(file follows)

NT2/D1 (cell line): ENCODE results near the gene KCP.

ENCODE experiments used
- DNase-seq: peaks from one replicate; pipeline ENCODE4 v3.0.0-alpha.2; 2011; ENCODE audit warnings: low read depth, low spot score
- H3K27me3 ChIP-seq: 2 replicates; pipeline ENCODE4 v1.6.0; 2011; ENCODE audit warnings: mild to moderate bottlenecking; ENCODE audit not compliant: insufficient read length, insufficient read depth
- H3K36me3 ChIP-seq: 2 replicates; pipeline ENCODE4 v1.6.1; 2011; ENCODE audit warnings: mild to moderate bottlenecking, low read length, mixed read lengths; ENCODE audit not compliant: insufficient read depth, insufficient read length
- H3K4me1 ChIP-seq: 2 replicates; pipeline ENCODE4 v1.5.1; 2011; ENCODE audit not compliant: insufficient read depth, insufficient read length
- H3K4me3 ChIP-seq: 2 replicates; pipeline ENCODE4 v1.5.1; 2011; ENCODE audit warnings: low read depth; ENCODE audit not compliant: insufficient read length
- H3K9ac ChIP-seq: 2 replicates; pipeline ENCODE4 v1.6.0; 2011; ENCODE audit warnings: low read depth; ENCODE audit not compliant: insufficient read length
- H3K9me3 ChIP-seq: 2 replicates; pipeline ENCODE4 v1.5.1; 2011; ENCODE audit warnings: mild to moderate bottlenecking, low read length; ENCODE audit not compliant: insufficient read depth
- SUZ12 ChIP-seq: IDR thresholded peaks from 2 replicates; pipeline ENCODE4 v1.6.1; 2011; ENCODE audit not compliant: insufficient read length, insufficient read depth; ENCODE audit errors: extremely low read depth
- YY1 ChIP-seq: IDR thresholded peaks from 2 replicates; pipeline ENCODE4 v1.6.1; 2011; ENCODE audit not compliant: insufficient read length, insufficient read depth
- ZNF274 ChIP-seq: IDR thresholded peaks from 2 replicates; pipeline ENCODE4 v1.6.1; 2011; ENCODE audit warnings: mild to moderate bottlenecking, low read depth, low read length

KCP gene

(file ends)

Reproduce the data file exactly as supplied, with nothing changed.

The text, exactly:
NT2/D1 (cell line): ENCODE results near the gene KCP.

ENCODE experiments used
- DNase-seq: peaks from one replicate; pipeline ENCODE4 v3.0.0-alpha.2; 2011; ENCODE audit warnings: low read depth, low spot score
- H3K27me3 ChIP-seq: 2 replicates; pipeline ENCODE4 v1.6.0; 2011; ENCODE audit warnings: mild to moderate bottlenecking; ENCODE audit not compliant: insufficient read length, insufficient read depth
- H3K36me3 ChIP-seq: 2 replicates; pipeline ENCODE4 v1.6.1; 2011; ENCODE audit warnings: mild to moderate bottlenecking, low read length, mixed read lengths; ENCODE audit not compliant: insufficient read depth, insufficient read length
- H3K4me1 ChIP-seq: 2 replicates; pipeline ENCODE4 v1.5.1; 2011; ENCODE audit not compliant: insufficient read depth, insufficient read length
- H3K4me3 ChIP-seq: 2 replicates; pipeline ENCODE4 v1.5.1; 2011; ENCODE audit warnings: low read depth; ENCODE audit not compliant: insufficient read length
- H3K9ac ChIP-seq: 2 replicates; pipeline ENCODE4 v1.6.0; 2011; ENCODE audit warnings: low read depth; ENCODE audit not compliant: insufficient read length
- H3K9me3 ChIP-seq: 2 replicates; pipeline ENCODE4 v1.5.1; 2011; ENCODE audit warnings: mild to moderate bottlenecking, low read length; ENCODE audit not compliant: insufficient read depth
- SUZ12 ChIP-seq: IDR thresholded peaks from 2 replicates; pipeline ENCODE4 v1.6.1; 2011; ENCODE audit not compliant: insufficient read length, insufficient read depth; ENCODE audit errors: extremely low read depth
- YY1 ChIP-seq: IDR thresholded peaks from 2 replicates; pipeline ENCODE4 v1.6.1; 2011; ENCODE audit not compliant: insufficient read length, insufficient read depth
- ZNF274 ChIP-seq: IDR thresholded peaks from 2 replicates; pipeline ENCODE4 v1.6.1; 2011; ENCODE audit warnings: mild to moderate bottlenecking, low read depth, low read length

KCP gene